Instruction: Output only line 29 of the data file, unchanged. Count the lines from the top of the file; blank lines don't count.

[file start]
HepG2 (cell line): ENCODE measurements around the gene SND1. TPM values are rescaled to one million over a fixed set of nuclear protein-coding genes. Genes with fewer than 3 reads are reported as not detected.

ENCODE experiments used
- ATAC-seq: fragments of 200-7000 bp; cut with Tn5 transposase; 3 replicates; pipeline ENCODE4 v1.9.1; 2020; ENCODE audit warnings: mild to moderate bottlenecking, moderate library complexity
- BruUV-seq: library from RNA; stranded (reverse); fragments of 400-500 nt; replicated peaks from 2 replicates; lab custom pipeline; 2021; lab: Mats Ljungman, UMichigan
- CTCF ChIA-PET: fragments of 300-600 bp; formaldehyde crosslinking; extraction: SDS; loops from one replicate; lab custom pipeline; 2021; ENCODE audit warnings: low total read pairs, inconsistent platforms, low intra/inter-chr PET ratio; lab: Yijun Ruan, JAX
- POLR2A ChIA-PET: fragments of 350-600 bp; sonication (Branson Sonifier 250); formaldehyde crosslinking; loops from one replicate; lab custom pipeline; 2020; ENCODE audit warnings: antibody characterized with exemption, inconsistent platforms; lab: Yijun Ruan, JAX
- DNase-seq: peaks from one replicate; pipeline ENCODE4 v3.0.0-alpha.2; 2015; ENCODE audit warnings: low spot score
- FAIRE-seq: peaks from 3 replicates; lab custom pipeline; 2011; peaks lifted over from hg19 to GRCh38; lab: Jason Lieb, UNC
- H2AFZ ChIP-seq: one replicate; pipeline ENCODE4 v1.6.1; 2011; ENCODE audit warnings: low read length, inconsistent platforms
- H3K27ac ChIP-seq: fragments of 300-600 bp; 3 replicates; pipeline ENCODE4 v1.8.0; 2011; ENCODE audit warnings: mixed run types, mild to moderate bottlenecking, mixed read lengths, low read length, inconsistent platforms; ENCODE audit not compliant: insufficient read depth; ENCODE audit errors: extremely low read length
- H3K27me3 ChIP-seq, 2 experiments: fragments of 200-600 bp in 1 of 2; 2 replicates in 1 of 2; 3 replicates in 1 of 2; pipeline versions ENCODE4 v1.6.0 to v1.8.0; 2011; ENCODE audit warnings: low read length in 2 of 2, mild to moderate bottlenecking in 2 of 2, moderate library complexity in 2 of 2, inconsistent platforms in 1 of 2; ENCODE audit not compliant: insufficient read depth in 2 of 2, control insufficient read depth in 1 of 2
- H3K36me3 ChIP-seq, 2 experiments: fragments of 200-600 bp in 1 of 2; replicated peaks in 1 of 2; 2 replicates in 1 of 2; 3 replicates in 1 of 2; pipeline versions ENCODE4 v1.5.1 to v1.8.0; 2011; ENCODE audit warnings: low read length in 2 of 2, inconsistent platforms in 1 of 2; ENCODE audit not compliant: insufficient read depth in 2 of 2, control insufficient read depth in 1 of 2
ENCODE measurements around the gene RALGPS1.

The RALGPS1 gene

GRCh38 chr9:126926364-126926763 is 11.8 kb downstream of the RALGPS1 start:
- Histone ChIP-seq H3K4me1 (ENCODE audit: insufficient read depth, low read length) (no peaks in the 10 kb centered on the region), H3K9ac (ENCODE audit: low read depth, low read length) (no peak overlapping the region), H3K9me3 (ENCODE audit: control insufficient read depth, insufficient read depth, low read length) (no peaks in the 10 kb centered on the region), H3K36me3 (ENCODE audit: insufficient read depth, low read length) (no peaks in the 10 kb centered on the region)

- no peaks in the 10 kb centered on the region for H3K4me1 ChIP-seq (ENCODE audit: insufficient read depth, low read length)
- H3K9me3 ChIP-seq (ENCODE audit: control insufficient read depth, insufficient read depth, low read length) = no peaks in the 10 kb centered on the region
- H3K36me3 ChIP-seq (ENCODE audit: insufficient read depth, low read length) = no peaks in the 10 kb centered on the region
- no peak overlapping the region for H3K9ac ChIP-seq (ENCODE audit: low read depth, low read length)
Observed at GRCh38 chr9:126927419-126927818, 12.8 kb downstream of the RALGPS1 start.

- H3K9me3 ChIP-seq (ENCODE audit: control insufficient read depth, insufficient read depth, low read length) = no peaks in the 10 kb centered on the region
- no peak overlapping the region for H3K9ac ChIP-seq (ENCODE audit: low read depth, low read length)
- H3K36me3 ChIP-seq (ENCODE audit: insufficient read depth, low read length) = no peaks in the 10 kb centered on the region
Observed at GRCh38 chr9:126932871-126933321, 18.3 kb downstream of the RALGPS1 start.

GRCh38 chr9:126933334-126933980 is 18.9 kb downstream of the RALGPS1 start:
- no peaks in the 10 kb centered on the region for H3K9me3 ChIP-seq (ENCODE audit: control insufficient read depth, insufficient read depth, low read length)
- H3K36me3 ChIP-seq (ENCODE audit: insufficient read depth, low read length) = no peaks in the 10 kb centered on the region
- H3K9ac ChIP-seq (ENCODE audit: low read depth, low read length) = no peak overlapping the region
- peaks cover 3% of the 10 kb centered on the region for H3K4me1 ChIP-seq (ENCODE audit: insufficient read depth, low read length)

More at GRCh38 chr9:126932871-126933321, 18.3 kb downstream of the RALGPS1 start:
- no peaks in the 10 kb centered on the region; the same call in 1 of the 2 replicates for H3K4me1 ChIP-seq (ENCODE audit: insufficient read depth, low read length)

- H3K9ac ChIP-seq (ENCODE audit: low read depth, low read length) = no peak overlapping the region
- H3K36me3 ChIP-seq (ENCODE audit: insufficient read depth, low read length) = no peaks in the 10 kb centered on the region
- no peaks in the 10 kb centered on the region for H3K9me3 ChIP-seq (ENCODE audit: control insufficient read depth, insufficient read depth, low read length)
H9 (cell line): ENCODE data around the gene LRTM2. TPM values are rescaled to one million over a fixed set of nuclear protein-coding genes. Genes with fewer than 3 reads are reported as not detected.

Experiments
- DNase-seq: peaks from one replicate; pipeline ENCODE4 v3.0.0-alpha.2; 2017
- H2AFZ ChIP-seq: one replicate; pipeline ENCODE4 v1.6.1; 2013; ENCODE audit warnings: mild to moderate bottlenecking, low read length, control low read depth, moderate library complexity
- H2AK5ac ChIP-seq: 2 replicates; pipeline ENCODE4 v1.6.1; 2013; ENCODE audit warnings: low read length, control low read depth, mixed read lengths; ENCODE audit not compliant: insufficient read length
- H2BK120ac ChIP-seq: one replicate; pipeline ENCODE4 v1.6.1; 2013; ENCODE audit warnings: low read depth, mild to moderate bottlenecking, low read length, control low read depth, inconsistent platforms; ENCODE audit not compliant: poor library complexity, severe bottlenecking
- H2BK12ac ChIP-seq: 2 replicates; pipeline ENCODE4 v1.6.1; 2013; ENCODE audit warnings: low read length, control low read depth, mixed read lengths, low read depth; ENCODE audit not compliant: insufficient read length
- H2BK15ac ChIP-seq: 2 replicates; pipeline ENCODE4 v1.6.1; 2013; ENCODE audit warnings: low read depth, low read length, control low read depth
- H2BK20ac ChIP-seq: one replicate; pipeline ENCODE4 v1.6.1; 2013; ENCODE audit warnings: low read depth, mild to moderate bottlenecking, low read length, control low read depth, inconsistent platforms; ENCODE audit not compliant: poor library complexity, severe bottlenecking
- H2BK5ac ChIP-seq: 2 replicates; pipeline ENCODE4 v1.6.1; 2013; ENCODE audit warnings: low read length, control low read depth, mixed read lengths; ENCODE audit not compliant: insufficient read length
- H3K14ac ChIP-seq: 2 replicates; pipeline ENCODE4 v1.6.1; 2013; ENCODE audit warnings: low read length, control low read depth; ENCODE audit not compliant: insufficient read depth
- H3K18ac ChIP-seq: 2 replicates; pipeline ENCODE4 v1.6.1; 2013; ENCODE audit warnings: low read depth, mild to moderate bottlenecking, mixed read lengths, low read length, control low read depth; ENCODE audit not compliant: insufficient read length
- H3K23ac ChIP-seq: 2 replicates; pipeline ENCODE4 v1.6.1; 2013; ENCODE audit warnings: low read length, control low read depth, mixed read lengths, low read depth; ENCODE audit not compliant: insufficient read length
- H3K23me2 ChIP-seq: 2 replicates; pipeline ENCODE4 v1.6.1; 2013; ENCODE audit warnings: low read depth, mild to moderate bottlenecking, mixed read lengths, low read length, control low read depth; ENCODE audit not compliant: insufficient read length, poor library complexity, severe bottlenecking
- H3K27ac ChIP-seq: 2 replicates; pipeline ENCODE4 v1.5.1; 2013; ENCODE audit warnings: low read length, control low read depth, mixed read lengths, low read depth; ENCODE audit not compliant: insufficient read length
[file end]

- H3K9ac ChIP-seq (ENCODE audit: low read depth, low read length) = no peak overlapping the region